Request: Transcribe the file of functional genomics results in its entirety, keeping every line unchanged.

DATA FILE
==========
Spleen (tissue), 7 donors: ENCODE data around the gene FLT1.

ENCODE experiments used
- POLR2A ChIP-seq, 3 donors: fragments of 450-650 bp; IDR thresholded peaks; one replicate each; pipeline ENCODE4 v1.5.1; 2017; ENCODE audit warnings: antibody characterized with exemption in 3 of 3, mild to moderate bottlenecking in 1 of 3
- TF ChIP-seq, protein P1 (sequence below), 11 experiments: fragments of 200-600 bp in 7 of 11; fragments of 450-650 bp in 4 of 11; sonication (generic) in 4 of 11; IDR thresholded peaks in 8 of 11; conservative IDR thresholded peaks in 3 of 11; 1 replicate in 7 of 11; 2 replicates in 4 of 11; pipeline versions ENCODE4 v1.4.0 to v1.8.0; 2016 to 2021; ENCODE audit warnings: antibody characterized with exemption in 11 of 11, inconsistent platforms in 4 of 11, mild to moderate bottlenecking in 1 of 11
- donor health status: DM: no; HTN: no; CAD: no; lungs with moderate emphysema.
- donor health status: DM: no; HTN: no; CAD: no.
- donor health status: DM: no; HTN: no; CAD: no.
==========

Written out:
Spleen (tissue), 7 donors: ENCODE data around the gene FLT1.

ENCODE experiments used
- POLR2A ChIP-seq, 3 donors: fragments of 450-650 bp; IDR thresholded peaks; one replicate each; pipeline ENCODE4 v1.5.1; 2017; ENCODE audit warnings: antibody characterized with exemption in 3 of 3, mild to moderate bottlenecking in 1 of 3
- TF ChIP-seq, protein P1 (sequence below), 11 experiments: fragments of 200-600 bp in 7 of 11; fragments of 450-650 bp in 4 of 11; sonication (generic) in 4 of 11; IDR thresholded peaks in 8 of 11; conservative IDR thresholded peaks in 3 of 11; 1 replicate in 7 of 11; 2 replicates in 4 of 11; pipeline versions ENCODE4 v1.4.0 to v1.8.0; 2016 to 2021; ENCODE audit warnings: antibody characterized with exemption in 11 of 11, inconsistent platforms in 4 of 11, mild to moderate bottlenecking in 1 of 11
- donor health status: DM: no; HTN: no; CAD: no; lungs with moderate emphysema.
- donor health status: DM: no; HTN: no; CAD: no.
- donor health status: DM: no; HTN: no; CAD: no.